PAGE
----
1. The 'I know bugger all, but I'll make an expert comment anyway' Criminologist
This is one of my favourite 'criminological types' who  frequent criminology conferences.  This sub-species is more often than not white, middle class and male; academics who have spent little time researching with First Nations, but who might have written a paper (or 2) sometime in the distant past about Aboriginal people (extensively panned by critics).  These individuals enjoy 'putting the natives right' about their past and current social context, but react badly to any critique of their perspective, especially if it comes from said natives.  

A classic example of the boorish behaviour of this 'type' occurred during the Post-Graduate day: In a presentation on comparisons of Romani and Maori youth and criminal justice, one criminologist began his poorly evidenced rhetoric by stating "I don't really no much about Maori and New Zealand'... but continued, regardless, to argue that because Maori have parliamentary representation they cannot be viewed as 'marginalised', or not as marginalised as other Indigenous/marginalised peoples (as though there is some sort of international league table of Indigenous marginalisation).  Now, if this statement had been framed as a question regarding empirical issues relating to problems with comparing one group to another, and across jurisdictions there wouldn't have been much of a problem.  Sadly, this was not the case, as the commentator chose  instead to offer it as a statement that they clearly did not expect a response to.  It was delivered with the 'perspective of an expert'; presented as an incontestable statement on the current situation of Maori in the New Zealand context.  This situation is highly problematic both in terms of the accuracy of the statement offered by said Criminologist, and their expectation that the statement was beyond comment.  I responded anyway, stating that it was simplistic to equate political representation with empowerment, and that because of this, Maori cannot be considered as marginalised as other social groups.  This kind of representation is simplistic because it is contradicted by plenty of 'empirical evidence' that political representation does not automatically = significant impact on or over the development of policy and legislation: simplistic because the statement demonstrates a lack of meaningful engagement with material on the contemporary social context in which Maori live.  Unfortunately, this particular commentator was simply replicating the same misinformed perspective that is offered on a regular basis in New Zealand by non-Indigenous scholars, policy workers and talk-back radio hosts.  

The speakers responded later that evening by accusing me of playing the 'Race Card' (a claim they repeated to my boss the next day).  I interpreted this to mean one of two things, either a) I had disempowered him by talking as an Indigenous person (can't really help that!) or b) I had unfairly lumped him in with other ignorant non-Indigenous commentators, which was true, but impossible to avoid given the poor quality of his statement.  As usual, this individual gave me little chance to respond as he simply walked away after making his allegation.  If he had stuck around and engaged with me as he should have, I would have politely but firmly told him that we had both played the Race Card, me when I spoke as an Indigenous person in response to his uninformed comment, and he when he chose to speak with authority on the 'Maori situation', despite his own admission that he knew very little about either Maori or the New Zealand context.  Hopefully in future this individual will consider their ignorance of such matters, and think a bit more before privileging their own voice in this way.  I am also hoping that in future they learn to cease such puerile behaviour as falling back on the use of allegations such as 'the Race Card' against their detractors, and instead choose to debate the issues directly with us.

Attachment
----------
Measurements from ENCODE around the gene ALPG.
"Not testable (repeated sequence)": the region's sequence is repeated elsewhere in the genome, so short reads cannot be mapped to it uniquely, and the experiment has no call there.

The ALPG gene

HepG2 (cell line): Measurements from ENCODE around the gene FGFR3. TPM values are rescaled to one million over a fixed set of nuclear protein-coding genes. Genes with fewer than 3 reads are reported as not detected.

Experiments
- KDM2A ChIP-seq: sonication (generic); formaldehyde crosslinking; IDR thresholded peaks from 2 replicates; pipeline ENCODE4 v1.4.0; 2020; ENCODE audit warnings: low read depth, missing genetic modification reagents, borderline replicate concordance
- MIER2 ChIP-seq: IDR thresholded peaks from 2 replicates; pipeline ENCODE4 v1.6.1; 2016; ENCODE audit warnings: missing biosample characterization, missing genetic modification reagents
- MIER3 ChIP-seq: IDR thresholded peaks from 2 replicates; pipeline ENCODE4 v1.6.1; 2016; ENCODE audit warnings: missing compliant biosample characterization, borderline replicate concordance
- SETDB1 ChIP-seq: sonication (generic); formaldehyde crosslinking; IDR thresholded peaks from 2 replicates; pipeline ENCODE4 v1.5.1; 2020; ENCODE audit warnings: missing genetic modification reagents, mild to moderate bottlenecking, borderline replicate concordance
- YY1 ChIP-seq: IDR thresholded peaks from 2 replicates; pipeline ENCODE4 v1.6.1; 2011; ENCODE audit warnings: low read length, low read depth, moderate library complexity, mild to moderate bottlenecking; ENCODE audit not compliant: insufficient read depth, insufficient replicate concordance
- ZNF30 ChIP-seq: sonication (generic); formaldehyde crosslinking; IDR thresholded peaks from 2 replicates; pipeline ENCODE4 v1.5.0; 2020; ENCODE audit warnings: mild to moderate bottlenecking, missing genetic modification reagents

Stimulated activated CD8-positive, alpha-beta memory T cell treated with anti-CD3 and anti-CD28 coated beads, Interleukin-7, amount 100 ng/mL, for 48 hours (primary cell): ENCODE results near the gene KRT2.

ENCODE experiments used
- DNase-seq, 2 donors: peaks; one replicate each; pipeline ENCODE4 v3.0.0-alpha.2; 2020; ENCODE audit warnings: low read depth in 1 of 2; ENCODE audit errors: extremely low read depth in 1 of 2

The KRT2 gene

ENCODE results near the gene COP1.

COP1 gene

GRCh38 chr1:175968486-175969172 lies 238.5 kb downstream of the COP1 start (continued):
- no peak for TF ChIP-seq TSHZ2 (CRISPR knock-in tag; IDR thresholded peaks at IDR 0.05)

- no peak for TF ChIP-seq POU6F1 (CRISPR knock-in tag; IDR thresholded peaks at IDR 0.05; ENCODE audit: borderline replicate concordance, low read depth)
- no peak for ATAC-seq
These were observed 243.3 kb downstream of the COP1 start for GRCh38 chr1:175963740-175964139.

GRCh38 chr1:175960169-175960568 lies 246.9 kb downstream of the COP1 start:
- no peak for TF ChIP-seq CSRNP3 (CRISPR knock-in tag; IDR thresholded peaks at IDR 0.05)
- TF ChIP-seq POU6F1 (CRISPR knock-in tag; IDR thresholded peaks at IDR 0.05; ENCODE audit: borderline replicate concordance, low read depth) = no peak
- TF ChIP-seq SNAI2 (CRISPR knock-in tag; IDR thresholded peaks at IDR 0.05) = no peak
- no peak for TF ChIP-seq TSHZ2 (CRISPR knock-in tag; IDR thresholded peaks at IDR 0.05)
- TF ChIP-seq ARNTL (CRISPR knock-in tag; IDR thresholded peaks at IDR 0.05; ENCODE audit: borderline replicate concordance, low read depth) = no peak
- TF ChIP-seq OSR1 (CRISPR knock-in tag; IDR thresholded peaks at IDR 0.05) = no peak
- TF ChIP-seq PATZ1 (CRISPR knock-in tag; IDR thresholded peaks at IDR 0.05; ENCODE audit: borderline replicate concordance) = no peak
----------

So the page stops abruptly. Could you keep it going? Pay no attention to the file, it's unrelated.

The same individual confirmed both their ignorance of Indigenous issues and arrogance in thinking they can talk regardless when he asked Moana Jackson if he had "Any evidence to back anything he said" during this keeynote speech.  The ignorance/arrogance of this question is highlighted by the fact that plenty of evidence exists to back all aspects of Moana's talk, whether related to his argument for socio-cultural genocide of First Nations (truckloads), his contention that First Nations had their own law and 'justice' processes (shitloads), and that these processes are applicable to some/all Indigenous peoples today and will likely work better for us (a small amount and growing).  I would expect this experienced Criminologist, who enjoys commenting on  Indigenous issues with regularity, to have engaged with this material.  Unfortunately, the tone and nature of his question hints that he hasn't, to which only 2 explanations are possible (in my view of course): 1) he hasn't engaged, which does not require further comment, or 2) he knows it exists but because the material is generated by Indigenous people it is 'probably unscientific, and therefore invalid and easily dismissed'.  Either way, all he did was underline the reputation of this particular sub-species of Criminologist, universally ignorant of First Nation perspectives, but all too willing to 'tell the natives how it is' regardless of their lack of knowledge of the Indigenous world. 

2. The 'conventions of right, ethical behaviour don't apply to me' Criminologist
A number of incidents highlighted that certain Criminologists think themselves above all others when it comes to respectful behaviour towards participants.  Unfortunately, and whether by design or not, these incidents occurred too often when Maori delegates were presenting:

a) to the senior Criminologist who walked down about 12 rows, in front of Moana Jackson as he delivered his keynote speech and thrust the microphone in his face; this is rude and obnoxious to Maori and non-Maori alike: instead of being rude, simply ask for something to be done, or sit closer to a speaker!  Next time you behave this way you will be told in no uncertain terms that your behaviour is offensive... in front of 180 other criminologists :-)

b) to the same person and a colleague who talked, moaned and bitched through the entire session on Maori perspectives, and who's ill-informed, prejudiced comments could be heard by those around them; if you can't handle different perspectives to yours being aired, especially by Indigenous peoples, and you actually believe it's ok to behave in such an unprofessional manner, perhaps you shouldn't come to our sessions?  You'll probably have more fun talking to each other anyway.  

To both individuals concerned I present my third and last 'Bullsh*t Artist of the Week' award for 2012.

Cheers and a happy New Year to you all :-)